AN ALGEBRA PRIMER WITH A VIEW TOWARD CURVES OVER FINITE FIELDS


 Rodger Johns
 3 years ago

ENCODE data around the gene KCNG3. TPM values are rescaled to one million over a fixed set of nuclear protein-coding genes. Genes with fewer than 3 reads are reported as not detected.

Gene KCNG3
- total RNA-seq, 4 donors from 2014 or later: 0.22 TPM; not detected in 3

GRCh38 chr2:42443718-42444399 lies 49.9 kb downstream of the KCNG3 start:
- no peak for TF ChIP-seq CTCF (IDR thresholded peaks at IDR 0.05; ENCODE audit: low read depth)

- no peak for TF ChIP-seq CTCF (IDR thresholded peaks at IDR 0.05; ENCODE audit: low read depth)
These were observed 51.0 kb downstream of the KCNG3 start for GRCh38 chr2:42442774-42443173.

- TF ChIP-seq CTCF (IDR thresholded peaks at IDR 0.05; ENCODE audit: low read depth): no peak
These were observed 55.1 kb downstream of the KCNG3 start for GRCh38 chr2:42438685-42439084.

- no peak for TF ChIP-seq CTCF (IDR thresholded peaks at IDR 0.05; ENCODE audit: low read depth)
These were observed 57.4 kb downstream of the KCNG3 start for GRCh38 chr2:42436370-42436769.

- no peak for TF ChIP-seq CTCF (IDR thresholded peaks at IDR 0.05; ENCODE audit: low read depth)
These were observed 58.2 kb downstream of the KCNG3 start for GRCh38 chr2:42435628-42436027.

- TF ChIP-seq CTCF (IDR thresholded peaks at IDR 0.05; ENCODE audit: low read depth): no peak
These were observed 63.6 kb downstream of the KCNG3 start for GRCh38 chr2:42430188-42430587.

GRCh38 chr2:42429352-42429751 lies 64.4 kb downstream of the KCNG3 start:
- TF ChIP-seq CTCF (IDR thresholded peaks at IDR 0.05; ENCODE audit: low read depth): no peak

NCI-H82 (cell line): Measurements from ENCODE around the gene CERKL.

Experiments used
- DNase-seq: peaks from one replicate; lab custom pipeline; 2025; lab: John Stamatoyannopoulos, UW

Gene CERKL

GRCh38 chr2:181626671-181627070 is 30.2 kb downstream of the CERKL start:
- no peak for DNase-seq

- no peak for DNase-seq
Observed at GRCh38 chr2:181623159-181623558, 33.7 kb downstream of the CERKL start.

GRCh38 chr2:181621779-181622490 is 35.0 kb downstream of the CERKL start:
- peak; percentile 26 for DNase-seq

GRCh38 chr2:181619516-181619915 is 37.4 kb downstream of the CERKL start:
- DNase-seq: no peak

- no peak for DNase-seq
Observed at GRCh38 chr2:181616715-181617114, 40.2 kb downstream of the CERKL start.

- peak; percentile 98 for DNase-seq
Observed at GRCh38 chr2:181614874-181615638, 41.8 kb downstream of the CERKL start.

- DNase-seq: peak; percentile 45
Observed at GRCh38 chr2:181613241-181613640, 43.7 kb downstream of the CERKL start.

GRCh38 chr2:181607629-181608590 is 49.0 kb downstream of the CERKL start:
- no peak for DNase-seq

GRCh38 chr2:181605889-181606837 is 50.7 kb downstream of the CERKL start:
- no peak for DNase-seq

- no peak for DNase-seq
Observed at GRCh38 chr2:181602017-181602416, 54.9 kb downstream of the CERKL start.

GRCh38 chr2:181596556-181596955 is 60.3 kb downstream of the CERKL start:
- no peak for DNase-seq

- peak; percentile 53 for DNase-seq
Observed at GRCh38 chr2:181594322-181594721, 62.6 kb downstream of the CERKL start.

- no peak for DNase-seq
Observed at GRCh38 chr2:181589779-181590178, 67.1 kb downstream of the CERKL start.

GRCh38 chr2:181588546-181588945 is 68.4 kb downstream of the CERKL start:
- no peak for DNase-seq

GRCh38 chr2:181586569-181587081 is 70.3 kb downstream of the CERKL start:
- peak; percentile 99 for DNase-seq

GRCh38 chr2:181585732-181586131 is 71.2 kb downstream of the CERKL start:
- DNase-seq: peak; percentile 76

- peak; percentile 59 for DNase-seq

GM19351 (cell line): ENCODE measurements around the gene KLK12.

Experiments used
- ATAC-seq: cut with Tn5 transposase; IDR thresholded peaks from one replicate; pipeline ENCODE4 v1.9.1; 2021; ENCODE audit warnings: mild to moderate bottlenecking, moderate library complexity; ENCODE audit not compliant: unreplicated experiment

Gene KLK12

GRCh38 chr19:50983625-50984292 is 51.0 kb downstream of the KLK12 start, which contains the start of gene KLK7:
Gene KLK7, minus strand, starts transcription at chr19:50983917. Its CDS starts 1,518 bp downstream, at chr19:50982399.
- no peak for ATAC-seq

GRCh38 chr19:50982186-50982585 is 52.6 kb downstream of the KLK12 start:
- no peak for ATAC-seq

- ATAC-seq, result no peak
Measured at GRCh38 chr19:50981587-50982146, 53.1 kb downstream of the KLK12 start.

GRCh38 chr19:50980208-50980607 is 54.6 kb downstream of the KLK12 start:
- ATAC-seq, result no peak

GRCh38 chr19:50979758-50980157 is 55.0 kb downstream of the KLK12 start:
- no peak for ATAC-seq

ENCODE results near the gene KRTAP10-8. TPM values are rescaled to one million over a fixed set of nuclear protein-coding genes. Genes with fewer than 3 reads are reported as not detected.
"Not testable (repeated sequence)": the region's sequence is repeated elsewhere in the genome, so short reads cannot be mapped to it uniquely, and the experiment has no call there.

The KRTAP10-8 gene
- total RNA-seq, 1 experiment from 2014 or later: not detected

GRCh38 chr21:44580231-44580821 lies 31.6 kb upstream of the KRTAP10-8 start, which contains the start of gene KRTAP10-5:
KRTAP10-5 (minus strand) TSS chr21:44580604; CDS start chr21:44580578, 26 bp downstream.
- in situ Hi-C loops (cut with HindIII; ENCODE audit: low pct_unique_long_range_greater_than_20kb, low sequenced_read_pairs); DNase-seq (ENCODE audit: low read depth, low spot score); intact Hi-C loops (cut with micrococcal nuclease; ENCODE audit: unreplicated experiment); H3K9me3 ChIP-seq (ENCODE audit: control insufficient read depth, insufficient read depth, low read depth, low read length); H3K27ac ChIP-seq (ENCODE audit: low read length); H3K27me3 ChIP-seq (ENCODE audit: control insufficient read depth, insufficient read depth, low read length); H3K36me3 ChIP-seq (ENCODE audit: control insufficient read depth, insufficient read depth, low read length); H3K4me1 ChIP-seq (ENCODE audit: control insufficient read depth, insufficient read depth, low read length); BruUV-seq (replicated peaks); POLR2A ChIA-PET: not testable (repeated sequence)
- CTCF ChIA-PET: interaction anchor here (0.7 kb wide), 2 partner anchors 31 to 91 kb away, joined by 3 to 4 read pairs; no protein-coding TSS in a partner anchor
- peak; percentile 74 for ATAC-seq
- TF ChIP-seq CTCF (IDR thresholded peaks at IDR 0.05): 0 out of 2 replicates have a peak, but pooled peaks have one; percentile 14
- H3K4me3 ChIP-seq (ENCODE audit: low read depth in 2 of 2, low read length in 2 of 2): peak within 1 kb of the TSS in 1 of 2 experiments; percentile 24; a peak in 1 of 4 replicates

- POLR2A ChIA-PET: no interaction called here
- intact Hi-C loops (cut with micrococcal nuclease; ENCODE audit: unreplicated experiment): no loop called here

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1 AN ALGEBRA PRIMER WITH A VIEW TOWARD CURVES OVER FINITE FIELDS The integers are the set 1. Groups, Rings, and Fields: Basic Examples Z := {..., 3, 2, 1, 0, 1, 2, 3,...}, and we can add, subtract, and multiply elements of this set and stay within it. Really though, we should consider subtraction as being the addition of negative numbers, i.e. 1 3 should be thought of as 1+( 3), so there are two operations: + and. If you want to get fancy (and you should), addition and multiplication are really maps, or functions, with domain Z Z and codomain Z. Here s how that works: +: Z Z Z : Z Z Z (a, b) a + b (a, b) a b The important role that negative numbers play (or positive numbers, I don t want to play favorites) is that they are inverses under addition to positive numbers. The easy way to think of this is that if you add 0 to a number, you get the number back, so 0 is the additive identity in Z. To get the additive identity from a number, you add its negative, i.e. a + ( a) = 0. You can rephrase this in the language of functions, but we don t need to get that fancy. OK, so if 0 is the additive identity, and we have an inverse operation for addition, what about multiplication? The multiplicative identity is 1, since 1 times any integer equals itself. So for every a Z, is there an element b Z such that ab = 1? In words, does every integer have a multiplicative inverse? Well, no, not in the integers: We would need to extend our world to include fractions. There are only two integers which do have inverses under multiplication, and those are ±1. We call these elements units. So the integers have many wonderful properties, but they also lack some properties we might like. The algebraic object which generalizes the properties of the integers is a commutative ring. Rings do not need to be commutative, and there are certainly plenty of wonderful noncommutative rings (like rings of matrices), but we will not be considering them. I do want to mention though that the commutative adjective refers to the fact that ab = ba for all a, b Z. For a general ring, addition is always commutative. Now, what if we really wanted to restrict ourselves to the integers which have multiplicative inverses. Well, there are only two of those: {1, 1}. The set of units in a ring will always form a group. What s a group? A group is a set that is closed under one operation and has an identity and inverses with respect to that operation (we also assume that the operation is associative, but not necessarily commutative). In this case, the operation is multiplication, and we have that 1 is the identity element (and its own inverse) and the inverse of 1 is 1, since 1 1 = 1. In this case, the group operation is commutative, since 1 1 = 1 1 = 1, but for groups we like to use the word abelian instead of commutative. So this is an example of an abelian group. If a group is finite, as this one is, and its size is n, then it is true that for any element a of that group, a n = a a a }{{} n times 1 = 1.